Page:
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Faculty Detail    
Campus Address GSB 3RD Zip 6830
Phone  (205) 934-3159
Other websites

Undergraduate  State University of New York at Stony Brook    1977  BS Physics 
Graduate  State University of New York at Stony BrooK    1985  PhD 

Faculty Appointment(s)
Appointment Type Department Division Rank
Primary  Radiology   Radiology Chair Office Professor

Biographical Sketch 
Georg Deutsch is Associate Professor of Radiology, Neurology, and Biomedical Engineering at the University of Alabama at Birmingham (UAB). He is also a scientist in the Center for Aging and the Alzheimer’s Disease Center at UAB. He received a B.S. in Physics and a Ph.D. in Psychobiology (1985) from the State University of New York at Stony Brook. Further training in clinical neuropsychology was completed at the Cornell Neurology-Psychiatry Service at Burke Rehabilitation Center, White Plains, and New York Hospital, New York, N.Y. He established one of the earliest laboratories to measure cortical blood flow for the Cornell Neurology-Psychiatry Service. Dr. Deutsch also co-authored the award winning book on cognitive neuroscience called Left Brain, Right Brain, which went through five editions and has been translated into seven languages. In 2007 he established the UAB Multidisciplinary NeuroImaging Resource Core (MNIRC), a facility dedicated to advanced analysis of multiple scanning techniques.

Research/Clinical Interest
Dr. Deutsch conducts research into brain-behavior relationships using functional neuroimaging methods such as SPECT (single photon emission tomography), PET (positron emission tomography), and MRI techniques that measure cerebral activity and blood flow. For a number of years he concentrated on improving 133-xenon clearance SPECT methodology for conducting quantitative 3-dimensional cerebral blood flow scans and most recently has worked with new MRI techniques that can obtain similar information, such as continuous arterial spin labeling (CASL). His investigations focus on cerebral changes and reorganization in normal aging, dementia and stroke. These studies typically involve imaging and quantification of regional cerebral blood flow during sensory-motor or cognitive tasks and during cerebrovascular stress tests. He is also involved in research comparing central nervous system activity in a variety of pain syndromes. He has been actively promoting the use of multimodality neuroimaging, including combining MRI, PET and MEG, to study recovery of function post stroke and perform “brain mapping” of language and sensory-motor function in patients about to undergo surgical resection of tumors. He helped establish the UAB Multidisciplinary NeuroImaging Resource Core in 2007, a facility dedicated to advanced analysis of multiple scanning techniques.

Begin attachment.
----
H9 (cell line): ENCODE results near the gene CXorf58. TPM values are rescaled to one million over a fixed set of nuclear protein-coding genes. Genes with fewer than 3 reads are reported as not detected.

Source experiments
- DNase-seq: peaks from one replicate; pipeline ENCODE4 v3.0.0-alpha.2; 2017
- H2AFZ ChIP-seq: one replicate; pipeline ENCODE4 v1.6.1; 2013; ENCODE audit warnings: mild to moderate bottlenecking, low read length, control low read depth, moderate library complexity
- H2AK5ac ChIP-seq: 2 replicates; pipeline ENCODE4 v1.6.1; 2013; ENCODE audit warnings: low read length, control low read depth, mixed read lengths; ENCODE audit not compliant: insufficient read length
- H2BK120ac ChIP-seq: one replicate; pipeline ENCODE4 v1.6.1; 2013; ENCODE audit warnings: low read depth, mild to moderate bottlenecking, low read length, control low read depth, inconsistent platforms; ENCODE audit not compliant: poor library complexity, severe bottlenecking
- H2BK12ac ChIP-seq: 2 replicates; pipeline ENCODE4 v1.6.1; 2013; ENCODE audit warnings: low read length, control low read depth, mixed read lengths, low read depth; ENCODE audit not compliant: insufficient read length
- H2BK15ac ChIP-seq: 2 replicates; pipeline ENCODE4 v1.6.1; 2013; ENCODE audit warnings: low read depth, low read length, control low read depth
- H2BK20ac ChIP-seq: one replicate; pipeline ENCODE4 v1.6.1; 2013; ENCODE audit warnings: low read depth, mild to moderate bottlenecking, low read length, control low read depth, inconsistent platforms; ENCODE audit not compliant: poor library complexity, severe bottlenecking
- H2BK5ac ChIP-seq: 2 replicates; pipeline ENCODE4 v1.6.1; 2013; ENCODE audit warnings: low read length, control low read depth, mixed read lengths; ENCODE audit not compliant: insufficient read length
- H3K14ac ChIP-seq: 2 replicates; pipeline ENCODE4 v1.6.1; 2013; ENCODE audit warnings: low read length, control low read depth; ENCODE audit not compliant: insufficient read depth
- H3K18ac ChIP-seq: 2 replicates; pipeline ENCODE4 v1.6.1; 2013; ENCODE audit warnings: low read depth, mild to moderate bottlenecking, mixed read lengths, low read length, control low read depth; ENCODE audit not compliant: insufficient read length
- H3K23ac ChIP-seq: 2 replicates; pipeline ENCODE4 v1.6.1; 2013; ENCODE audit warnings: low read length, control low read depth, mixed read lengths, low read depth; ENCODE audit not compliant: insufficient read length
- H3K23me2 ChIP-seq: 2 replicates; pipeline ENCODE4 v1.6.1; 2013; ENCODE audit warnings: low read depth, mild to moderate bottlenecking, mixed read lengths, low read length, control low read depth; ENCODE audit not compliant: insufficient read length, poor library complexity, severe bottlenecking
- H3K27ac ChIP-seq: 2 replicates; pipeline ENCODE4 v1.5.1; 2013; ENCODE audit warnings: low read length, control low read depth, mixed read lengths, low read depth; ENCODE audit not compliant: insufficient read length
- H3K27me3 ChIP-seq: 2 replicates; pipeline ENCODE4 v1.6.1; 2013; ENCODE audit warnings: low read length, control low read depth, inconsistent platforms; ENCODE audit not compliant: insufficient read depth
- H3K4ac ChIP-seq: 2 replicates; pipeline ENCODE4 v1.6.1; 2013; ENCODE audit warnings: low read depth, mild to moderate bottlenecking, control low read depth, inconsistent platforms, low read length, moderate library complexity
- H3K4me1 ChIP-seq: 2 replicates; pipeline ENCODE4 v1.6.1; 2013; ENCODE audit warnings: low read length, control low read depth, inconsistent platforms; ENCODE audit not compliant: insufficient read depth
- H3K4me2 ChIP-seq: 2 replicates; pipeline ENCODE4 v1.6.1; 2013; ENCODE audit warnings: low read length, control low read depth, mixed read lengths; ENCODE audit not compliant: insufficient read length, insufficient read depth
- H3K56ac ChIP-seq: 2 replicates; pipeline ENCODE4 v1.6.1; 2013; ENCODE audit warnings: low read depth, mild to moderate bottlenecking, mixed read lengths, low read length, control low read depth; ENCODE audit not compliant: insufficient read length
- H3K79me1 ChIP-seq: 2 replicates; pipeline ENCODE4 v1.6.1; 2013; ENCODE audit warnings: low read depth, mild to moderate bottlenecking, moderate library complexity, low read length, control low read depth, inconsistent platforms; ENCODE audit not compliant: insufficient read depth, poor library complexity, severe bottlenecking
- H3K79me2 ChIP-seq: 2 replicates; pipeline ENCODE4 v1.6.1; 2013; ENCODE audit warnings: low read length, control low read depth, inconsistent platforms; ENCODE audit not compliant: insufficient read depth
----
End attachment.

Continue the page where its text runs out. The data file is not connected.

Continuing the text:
Selected Publications 
Publication PUBMEDID
Deutsch G., Mountz, JM, Katholi CR, Liu H, Harrell LE. Regional stability of cerebral blood flow measured by repeated Tc-HMPAO SPECT: implications for the study of state dependent change. J Nucl Med 38: 6-13.   8998141 
Mountz JM, Liu HG, Deutsch G. Neuroimaging of cerebrovascular disorders: Measurement of cerebral physiology after stroke and assessment of stroke recovery. Seminars in Nuclear Medicine 33:56-76, 2003.   12605357 
Deutsch G, Pednekar A, Twieg D, Diaschisis Identified with Quantitative CASL MRI. (Medical Tribune, Tokyo) Views Radiology Vol 9: No 5:16-19, 2007.    
Zuo J, Walsh EG, Deutsch G, Twieg DB. Rapid mapping of blood flow velocity using a new PARSE method. Magnetic Resonance in Medicine 55:147-152, 2006.   16315204 
LA Bradley, N L McKendree-Smith, KR Alberts, GS Alarcón, JM Mountz, G Deutsch. Use of neuroimaging to understand abnormal pain sensitivity in fibromyalgia. Current Rheumatology Reports 04/2012; 2(2):141-148.   11123051 
M Froelich, H Deshpande, TG Ness, G Deutsch. Quantitative changes in regional cerebral blood flow produced by heat, cold and ischemic pain: A continuous arterial spin labeling study Anesthesiology. 117(4):857-867, October 2012.  22913924 
YJ Chen, G Deutsch, R Satya, HG Liu, JM Mountz. A semi-quantitative method for correlating brain disease groups with normal controls using SPECT: Alzheimer's disease versus vascular dementia, Computerized Med Imaging and Graphics, 2013, 37 (1) 40-47.  23273615 

Neuroimaging, cerebral blood flow, neuropsychology, cognitive neuroscience, aging, dementia, stroke, chronic pain